This item originally appeared in the July 21st issue of Pulse.

Murray Brilliant, Ph.D., Center for Human Genetics director, was featured on the PBS station Seven Network in Australia for his studies of albinism in Tanzania, Africa.

To watch the interview, click here.

Dr. Brilliant studies albinism throughout the world, especially in Tanzania and East Africa.

“If you have albinism, you’re subject to being murdered for your body parts,” Dr. Brilliant said. “Witch doctors use their bones for potions that are said to help you find things. Bones are more potent from a young person and more from younger girls than boys. So a little girl’s femur could go for $3,000.”

He said this potion is said to help someone find gold, diamonds and tanzanite. If you use the potion, politicians are also said to find votes. That means murders go up before elections.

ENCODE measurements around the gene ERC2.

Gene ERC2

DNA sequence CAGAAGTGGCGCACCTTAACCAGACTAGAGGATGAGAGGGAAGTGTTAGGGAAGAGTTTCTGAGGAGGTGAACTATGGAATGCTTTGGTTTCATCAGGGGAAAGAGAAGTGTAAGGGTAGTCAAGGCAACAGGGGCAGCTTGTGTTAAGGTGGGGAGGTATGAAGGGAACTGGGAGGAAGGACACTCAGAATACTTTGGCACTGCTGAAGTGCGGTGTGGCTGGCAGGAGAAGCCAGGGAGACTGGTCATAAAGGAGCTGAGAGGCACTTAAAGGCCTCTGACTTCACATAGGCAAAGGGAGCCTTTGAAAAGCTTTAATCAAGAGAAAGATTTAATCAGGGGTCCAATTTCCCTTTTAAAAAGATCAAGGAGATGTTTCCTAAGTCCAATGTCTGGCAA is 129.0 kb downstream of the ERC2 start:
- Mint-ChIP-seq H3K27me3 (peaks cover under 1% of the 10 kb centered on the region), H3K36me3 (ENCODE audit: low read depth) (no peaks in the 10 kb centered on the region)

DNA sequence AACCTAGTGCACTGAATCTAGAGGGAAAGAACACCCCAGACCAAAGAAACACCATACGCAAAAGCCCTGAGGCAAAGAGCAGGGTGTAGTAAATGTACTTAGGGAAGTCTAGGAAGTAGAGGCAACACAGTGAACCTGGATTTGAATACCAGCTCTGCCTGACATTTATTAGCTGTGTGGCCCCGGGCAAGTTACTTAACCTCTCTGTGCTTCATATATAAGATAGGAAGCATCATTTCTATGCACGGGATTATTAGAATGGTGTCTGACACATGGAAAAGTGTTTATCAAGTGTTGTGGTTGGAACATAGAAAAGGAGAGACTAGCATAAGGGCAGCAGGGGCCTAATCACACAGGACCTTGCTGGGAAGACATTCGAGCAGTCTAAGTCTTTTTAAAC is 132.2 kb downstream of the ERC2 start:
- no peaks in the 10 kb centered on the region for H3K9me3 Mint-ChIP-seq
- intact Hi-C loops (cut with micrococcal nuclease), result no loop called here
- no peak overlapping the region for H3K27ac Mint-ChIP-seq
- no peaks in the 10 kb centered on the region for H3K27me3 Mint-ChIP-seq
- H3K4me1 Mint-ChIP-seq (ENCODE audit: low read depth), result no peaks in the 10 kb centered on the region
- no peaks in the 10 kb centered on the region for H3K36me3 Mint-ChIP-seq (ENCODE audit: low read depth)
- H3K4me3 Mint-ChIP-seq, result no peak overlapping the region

The Seven Network production crew filming in the Clinic's lab.

The Australian TV station reached out to him for the interview and he’s been interviewed by TV stations in England and Panama for his research on albinism as well. He’s been invited to meetings all over the world to discuss albinism, including in Australia as well.

“Marshfield Clinic is one of the few places where we study albinism,” Dr. Brilliant said. “We look at genetic mutations that lead to albinism and how it affects vision. People with albinism have poor vision and are often legally blind.”

“I think it’s important for me to get the word out and that people with albinism are just as human and deserve human rights as anyone else,” Dr. Brilliant said.

He says the next step in his studies is working on improving vision for people with albinism through clinical trials.